You should make sure all wood used in your design is formaldehyde-free too. This is a carcinogenic chemical that breaks down and releases harmful substances like formic acid and carbon monoxide, causing damage to our health and the world’s ecosystems.  

6. Ensure your surfaces are durable

Alongside quartz composites, there are plenty other ways to integrate durable and sustainable work surfaces. Wood countertops are an enduring favourite offering a natural texture and bringing warmth to the space., However, these are not always the most long-lasting option, even if they are recyclable. Opting for a surface that will stand the test of time is one of the most important things to consider for a sustainable kitchen. 

7. Optimise water usage

Dishwashers are a fantastic way to make the most efficient use of water, compared to hand-washing pots and pans in the sink which increases water waste. You can also install timers under the sink, as these switch off the tap once the faucet is full to prevent superfluous usage and potential over-filling. 

Another eco-friendly solution is to fit a boiling water tap, rather than a kettle. This causes less water to be wasted, as you can only pour in as much as you need each time. It will also reduce energy consumption that is required to boil the kettle. Investing in a filter tap will additionally help you to reduce a great deal of plastic waste, as if you prefer filtered water, you will no longer have to buy bottled water for your contaminant-free H2O.

8. Use sustainable paint

Eco-paints do not have any volatile organic compounds (VOCs), which are detrimental to your kitchen’s air quality. Not only are paint fumes a damaging source of indoor pollution, the atmospheric emissions can be harmful due to the substances they contain, such as solvents, biocides and softening agents. 

As such, you should decorate your kitchen with natural paint instead, as this has lower VOC content and is readily available from many manufacturers. There are also many brands producing sustainable, plastic-free paints that cut out single-use packaging and use more eco-friendly supply-chains, such as Tikkurila, Farrow and Ball or the carbon neutral UK brand Coat, that use recycled tin for their cans. In fact, going with a hand-painted kitchen, rather than using spray-paint, is a much more sustainable choice as it allows for easy repainting that does not rely on lacquers or laminates with a high VOC content.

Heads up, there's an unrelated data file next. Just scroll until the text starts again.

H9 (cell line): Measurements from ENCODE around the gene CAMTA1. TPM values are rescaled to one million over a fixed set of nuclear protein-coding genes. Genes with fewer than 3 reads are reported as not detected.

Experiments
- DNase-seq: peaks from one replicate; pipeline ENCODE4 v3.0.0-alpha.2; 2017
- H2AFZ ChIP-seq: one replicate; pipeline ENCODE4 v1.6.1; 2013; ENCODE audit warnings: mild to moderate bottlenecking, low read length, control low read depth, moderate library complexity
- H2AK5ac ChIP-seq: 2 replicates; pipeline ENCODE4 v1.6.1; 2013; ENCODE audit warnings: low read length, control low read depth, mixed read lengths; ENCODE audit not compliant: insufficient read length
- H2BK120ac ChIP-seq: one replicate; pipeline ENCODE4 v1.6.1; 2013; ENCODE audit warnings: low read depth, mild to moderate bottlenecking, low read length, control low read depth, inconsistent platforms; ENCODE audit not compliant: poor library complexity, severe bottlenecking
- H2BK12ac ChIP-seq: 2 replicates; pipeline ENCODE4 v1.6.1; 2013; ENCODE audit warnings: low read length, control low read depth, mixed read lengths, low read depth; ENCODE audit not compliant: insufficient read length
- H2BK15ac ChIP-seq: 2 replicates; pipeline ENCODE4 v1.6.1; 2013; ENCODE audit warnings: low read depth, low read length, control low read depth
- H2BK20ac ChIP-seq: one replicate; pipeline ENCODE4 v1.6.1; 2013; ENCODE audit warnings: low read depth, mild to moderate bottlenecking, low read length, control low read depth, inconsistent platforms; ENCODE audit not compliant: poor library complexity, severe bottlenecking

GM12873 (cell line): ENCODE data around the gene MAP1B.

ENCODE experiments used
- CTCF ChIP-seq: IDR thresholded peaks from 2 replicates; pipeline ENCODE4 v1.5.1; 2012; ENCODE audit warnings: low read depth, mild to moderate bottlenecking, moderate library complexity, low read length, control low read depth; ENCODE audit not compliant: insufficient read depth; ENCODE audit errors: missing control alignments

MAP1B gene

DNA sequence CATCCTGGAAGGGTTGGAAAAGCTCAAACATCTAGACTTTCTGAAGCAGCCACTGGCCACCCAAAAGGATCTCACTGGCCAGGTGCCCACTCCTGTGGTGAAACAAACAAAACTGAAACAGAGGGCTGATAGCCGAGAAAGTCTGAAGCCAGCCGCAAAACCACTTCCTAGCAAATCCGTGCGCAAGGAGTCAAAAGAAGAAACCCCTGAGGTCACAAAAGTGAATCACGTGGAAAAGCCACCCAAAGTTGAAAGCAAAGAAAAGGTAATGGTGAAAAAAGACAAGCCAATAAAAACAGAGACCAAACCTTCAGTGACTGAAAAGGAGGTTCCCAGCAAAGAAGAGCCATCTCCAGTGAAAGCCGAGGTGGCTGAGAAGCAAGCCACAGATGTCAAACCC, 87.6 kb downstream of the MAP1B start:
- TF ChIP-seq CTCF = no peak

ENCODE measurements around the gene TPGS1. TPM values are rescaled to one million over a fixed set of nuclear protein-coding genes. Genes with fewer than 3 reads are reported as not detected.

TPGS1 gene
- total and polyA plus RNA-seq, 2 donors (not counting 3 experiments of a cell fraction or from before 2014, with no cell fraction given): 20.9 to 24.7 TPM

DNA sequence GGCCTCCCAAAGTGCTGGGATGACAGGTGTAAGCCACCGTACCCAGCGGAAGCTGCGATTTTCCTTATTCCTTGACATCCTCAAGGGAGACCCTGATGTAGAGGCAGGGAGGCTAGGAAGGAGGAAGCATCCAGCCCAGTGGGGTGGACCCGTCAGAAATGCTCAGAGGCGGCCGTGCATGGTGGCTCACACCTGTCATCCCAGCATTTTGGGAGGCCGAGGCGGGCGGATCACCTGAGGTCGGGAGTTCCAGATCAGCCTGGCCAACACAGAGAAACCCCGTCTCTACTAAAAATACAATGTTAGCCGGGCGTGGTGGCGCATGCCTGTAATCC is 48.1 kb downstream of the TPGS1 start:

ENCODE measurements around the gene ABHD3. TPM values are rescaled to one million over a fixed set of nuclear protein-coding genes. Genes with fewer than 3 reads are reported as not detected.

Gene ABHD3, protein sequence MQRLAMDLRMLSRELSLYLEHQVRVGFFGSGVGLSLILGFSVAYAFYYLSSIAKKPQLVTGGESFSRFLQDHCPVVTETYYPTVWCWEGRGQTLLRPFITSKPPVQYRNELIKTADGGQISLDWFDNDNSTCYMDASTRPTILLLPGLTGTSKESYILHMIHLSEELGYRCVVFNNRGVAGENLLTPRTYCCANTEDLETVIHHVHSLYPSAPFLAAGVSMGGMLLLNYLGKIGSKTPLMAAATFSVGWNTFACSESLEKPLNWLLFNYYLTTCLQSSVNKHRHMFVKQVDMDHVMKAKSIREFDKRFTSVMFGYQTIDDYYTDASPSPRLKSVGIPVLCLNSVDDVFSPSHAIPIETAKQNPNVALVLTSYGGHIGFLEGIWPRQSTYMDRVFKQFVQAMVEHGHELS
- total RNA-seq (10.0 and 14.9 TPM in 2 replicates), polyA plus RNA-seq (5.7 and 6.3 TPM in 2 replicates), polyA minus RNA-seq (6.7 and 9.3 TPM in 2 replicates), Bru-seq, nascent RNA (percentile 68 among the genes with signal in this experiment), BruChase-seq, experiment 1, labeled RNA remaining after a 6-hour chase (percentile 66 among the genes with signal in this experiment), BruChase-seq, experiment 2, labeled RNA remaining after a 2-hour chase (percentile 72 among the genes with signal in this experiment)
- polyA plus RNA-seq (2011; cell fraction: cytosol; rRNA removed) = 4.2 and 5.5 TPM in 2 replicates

9. Ensure efficient lighting

You should aim to allow as much natural light in your space as possible as this lets you light your home without using energy — we specifically advise incorporating skylights or French doors and windows. Once you have established exactly how much natural light your kitchen is getting, the more straightforward it will be to think about where to install artificial solutions. Though, be sure to observe the levels of natural light throughout the day as this can change considerably, depending on the direction your kitchen faces.

For your artificial lighting, you should avoid light bulbs with significant amounts of light-emitting diodes (LEDs). These contain toxic chemicals such as mercury, that releases dangerous emissions into the atmosphere when thrown away. Energy-efficient light bulbs like compact fluorescent lamps (CFLs) last a lot longer than LEDs, with the amount of energy saved here compensating for extra cost once they’ve been used for around a month. It’s also possible to source lights from recycled glass and lense materials. 

10. Shop local

Buy materials from nearby kitchen suppliers, especially if they sell sustainable, locally-sourced products. This will help to reduce the environmental impact of your installation, as shorter transportation times means less non-renewable energy is used. 

At Harvey Jones we regularly review our supply chains and production processes to ensure these are carefully managed to minimise any wastage of raw materials. For more information, request a brochure or schedule an appointment to see what our expert team can offer you.